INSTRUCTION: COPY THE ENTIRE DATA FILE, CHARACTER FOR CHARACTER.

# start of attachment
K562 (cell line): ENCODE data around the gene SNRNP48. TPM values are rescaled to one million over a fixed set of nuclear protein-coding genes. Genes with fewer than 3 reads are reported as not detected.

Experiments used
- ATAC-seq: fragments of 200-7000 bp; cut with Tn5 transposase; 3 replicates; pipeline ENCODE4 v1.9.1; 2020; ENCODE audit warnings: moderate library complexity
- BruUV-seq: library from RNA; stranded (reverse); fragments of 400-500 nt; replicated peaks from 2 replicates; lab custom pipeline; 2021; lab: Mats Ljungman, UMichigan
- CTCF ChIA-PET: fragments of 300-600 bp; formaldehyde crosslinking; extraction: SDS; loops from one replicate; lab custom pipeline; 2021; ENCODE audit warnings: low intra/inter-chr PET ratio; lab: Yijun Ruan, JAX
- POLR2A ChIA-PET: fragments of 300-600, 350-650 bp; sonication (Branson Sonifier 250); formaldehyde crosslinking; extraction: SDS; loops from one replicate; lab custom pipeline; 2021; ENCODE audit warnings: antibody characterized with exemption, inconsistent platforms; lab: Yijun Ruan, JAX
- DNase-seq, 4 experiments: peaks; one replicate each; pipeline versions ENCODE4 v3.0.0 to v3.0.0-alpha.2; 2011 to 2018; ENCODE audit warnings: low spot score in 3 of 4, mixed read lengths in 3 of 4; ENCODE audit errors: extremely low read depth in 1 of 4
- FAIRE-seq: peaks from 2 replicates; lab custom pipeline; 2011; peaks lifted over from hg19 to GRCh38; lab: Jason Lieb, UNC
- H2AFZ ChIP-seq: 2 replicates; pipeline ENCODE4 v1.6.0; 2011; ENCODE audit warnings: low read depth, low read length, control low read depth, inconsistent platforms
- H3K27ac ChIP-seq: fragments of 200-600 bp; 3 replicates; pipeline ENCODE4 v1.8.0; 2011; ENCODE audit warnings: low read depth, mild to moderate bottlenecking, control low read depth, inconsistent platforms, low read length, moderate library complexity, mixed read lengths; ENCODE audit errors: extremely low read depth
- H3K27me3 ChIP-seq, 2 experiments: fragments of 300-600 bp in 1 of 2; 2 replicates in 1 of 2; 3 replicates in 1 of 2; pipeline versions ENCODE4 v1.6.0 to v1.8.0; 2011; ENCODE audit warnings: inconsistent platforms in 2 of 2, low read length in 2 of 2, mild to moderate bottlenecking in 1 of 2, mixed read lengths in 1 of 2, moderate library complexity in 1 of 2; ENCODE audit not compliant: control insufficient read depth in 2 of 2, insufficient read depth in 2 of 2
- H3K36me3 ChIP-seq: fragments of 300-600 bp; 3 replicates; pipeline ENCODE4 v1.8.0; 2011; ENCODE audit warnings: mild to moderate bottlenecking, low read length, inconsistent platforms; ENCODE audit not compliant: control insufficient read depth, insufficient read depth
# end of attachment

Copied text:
K562 (cell line): ENCODE data around the gene SNRNP48. TPM values are rescaled to one million over a fixed set of nuclear protein-coding genes. Genes with fewer than 3 reads are reported as not detected.

Experiments used
- ATAC-seq: fragments of 200-7000 bp; cut with Tn5 transposase; 3 replicates; pipeline ENCODE4 v1.9.1; 2020; ENCODE audit warnings: moderate library complexity
- BruUV-seq: library from RNA; stranded (reverse); fragments of 400-500 nt; replicated peaks from 2 replicates; lab custom pipeline; 2021; lab: Mats Ljungman, UMichigan
- CTCF ChIA-PET: fragments of 300-600 bp; formaldehyde crosslinking; extraction: SDS; loops from one replicate; lab custom pipeline; 2021; ENCODE audit warnings: low intra/inter-chr PET ratio; lab: Yijun Ruan, JAX
- POLR2A ChIA-PET: fragments of 300-600, 350-650 bp; sonication (Branson Sonifier 250); formaldehyde crosslinking; extraction: SDS; loops from one replicate; lab custom pipeline; 2021; ENCODE audit warnings: antibody characterized with exemption, inconsistent platforms; lab: Yijun Ruan, JAX
- DNase-seq, 4 experiments: peaks; one replicate each; pipeline versions ENCODE4 v3.0.0 to v3.0.0-alpha.2; 2011 to 2018; ENCODE audit warnings: low spot score in 3 of 4, mixed read lengths in 3 of 4; ENCODE audit errors: extremely low read depth in 1 of 4
- FAIRE-seq: peaks from 2 replicates; lab custom pipeline; 2011; peaks lifted over from hg19 to GRCh38; lab: Jason Lieb, UNC
- H2AFZ ChIP-seq: 2 replicates; pipeline ENCODE4 v1.6.0; 2011; ENCODE audit warnings: low read depth, low read length, control low read depth, inconsistent platforms
- H3K27ac ChIP-seq: fragments of 200-600 bp; 3 replicates; pipeline ENCODE4 v1.8.0; 2011; ENCODE audit warnings: low read depth, mild to moderate bottlenecking, control low read depth, inconsistent platforms, low read length, moderate library complexity, mixed read lengths; ENCODE audit errors: extremely low read depth
- H3K27me3 ChIP-seq, 2 experiments: fragments of 300-600 bp in 1 of 2; 2 replicates in 1 of 2; 3 replicates in 1 of 2; pipeline versions ENCODE4 v1.6.0 to v1.8.0; 2011; ENCODE audit warnings: inconsistent platforms in 2 of 2, low read length in 2 of 2, mild to moderate bottlenecking in 1 of 2, mixed read lengths in 1 of 2, moderate library complexity in 1 of 2; ENCODE audit not compliant: control insufficient read depth in 2 of 2, insufficient read depth in 2 of 2
- H3K36me3 ChIP-seq: fragments of 300-600 bp; 3 replicates; pipeline ENCODE4 v1.8.0; 2011; ENCODE audit warnings: mild to moderate bottlenecking, low read length, inconsistent platforms; ENCODE audit not compliant: control insufficient read depth, insufficient read depth